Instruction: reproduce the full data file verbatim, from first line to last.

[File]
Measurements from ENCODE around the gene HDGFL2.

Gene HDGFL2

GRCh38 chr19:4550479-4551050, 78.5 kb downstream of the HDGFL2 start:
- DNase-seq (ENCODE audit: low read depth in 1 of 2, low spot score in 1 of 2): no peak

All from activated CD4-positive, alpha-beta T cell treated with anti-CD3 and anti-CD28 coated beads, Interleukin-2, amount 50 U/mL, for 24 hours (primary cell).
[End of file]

Measurements from ENCODE around the gene HDGFL2.

Gene HDGFL2

GRCh38 chr19:4550479-4551050, 78.5 kb downstream of the HDGFL2 start:
- DNase-seq (ENCODE audit: low read depth in 1 of 2, low spot score in 1 of 2): no peak

All from activated CD4-positive, alpha-beta T cell treated with anti-CD3 and anti-CD28 coated beads, Interleukin-2, amount 50 U/mL, for 24 hours (primary cell).